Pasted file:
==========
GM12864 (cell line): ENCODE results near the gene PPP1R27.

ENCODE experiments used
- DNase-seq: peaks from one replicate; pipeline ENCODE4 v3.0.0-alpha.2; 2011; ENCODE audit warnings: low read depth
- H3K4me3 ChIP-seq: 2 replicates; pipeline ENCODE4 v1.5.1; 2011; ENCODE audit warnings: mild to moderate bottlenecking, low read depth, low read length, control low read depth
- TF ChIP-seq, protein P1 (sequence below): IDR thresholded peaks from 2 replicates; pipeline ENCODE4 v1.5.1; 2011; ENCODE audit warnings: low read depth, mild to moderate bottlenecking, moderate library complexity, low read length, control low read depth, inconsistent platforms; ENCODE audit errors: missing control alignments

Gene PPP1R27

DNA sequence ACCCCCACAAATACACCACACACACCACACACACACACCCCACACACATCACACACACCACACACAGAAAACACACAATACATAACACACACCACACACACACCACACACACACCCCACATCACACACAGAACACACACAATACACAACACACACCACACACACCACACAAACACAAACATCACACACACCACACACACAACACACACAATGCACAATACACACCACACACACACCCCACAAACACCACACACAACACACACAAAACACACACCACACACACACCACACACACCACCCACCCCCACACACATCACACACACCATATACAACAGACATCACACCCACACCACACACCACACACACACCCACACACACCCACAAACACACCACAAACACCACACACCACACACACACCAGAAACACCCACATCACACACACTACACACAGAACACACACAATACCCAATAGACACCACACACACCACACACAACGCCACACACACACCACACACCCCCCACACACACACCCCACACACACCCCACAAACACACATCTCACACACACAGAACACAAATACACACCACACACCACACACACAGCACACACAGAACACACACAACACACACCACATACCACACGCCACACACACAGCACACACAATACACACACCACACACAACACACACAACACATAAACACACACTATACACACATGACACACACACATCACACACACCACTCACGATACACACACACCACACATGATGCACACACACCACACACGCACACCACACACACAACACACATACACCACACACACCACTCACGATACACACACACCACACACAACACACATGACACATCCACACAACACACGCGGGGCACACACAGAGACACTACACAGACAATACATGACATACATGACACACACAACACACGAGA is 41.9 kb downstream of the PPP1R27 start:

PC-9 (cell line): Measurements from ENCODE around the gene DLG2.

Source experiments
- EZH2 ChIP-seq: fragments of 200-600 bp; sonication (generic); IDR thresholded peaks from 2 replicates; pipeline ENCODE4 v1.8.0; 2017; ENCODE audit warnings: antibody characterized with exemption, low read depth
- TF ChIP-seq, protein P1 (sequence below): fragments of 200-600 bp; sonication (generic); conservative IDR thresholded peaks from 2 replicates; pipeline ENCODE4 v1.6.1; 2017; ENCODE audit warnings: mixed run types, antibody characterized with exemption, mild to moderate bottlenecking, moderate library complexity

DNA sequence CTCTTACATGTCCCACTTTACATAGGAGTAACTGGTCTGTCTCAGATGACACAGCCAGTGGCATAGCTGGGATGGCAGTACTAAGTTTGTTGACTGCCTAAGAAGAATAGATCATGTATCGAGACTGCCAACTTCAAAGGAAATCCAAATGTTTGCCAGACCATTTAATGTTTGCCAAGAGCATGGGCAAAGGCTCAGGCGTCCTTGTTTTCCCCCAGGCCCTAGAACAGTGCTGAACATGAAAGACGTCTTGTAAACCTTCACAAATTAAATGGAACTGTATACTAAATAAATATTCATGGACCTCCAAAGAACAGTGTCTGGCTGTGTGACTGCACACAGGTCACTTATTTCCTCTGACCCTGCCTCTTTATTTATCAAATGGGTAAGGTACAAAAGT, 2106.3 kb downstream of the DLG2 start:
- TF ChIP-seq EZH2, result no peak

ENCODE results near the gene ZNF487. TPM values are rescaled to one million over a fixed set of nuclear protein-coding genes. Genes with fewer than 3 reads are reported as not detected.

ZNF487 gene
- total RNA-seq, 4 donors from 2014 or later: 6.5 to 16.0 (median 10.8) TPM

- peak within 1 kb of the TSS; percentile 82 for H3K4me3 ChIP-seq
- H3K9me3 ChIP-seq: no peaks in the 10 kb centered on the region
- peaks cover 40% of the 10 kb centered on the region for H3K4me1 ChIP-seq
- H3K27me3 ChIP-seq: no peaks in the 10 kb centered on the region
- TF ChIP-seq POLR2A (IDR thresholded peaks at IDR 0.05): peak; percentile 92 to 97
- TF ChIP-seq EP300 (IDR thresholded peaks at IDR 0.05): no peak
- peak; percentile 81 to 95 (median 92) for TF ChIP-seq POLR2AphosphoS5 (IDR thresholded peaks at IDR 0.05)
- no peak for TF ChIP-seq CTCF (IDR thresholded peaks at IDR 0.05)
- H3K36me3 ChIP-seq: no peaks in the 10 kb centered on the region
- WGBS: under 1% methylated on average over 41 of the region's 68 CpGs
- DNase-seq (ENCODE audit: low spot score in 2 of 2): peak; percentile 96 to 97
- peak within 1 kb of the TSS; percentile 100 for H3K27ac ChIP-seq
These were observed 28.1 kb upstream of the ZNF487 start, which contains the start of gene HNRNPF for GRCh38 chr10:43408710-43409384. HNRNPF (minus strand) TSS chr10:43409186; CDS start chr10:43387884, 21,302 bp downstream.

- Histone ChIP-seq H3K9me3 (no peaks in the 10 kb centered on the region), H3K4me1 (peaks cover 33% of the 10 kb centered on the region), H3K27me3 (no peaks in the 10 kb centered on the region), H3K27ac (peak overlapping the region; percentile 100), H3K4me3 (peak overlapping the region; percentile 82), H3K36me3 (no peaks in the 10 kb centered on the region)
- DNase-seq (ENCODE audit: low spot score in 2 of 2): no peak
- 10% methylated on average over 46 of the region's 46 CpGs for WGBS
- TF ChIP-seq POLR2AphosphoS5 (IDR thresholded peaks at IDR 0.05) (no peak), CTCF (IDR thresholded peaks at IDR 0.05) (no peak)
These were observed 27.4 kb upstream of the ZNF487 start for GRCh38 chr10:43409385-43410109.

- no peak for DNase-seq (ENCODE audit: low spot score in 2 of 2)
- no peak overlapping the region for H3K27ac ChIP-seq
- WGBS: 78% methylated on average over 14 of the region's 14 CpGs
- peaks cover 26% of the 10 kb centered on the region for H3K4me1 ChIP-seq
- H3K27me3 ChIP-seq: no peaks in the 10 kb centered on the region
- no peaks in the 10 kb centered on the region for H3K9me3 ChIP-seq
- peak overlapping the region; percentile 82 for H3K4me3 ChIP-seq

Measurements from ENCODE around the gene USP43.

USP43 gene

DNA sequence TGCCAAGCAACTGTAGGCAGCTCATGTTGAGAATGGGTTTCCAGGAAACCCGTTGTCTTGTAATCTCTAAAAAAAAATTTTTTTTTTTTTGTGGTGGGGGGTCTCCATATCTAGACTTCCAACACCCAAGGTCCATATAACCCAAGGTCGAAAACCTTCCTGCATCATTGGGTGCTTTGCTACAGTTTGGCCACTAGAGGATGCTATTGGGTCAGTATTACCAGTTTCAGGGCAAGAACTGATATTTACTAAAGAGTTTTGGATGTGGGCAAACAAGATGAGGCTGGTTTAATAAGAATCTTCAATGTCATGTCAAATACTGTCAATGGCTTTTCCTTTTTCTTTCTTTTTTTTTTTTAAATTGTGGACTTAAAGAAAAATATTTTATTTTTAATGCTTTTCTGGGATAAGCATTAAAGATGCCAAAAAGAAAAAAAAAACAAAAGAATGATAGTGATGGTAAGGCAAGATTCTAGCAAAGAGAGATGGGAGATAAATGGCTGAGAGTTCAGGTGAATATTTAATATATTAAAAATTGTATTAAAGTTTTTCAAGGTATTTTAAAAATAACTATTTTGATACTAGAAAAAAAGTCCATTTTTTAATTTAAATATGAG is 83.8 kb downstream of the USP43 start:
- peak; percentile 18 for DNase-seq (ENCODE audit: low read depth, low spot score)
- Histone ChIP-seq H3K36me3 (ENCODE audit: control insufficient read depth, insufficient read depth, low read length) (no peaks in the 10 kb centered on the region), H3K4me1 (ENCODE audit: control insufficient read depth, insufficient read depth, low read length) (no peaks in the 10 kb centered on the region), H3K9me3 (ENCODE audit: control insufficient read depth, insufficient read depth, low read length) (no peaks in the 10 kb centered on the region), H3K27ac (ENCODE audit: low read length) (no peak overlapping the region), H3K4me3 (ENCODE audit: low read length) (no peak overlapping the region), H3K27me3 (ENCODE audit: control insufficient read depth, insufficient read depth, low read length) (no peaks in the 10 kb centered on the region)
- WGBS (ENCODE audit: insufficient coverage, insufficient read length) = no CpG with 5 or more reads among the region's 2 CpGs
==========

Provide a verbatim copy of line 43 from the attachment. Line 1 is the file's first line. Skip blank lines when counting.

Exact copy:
USP43 gene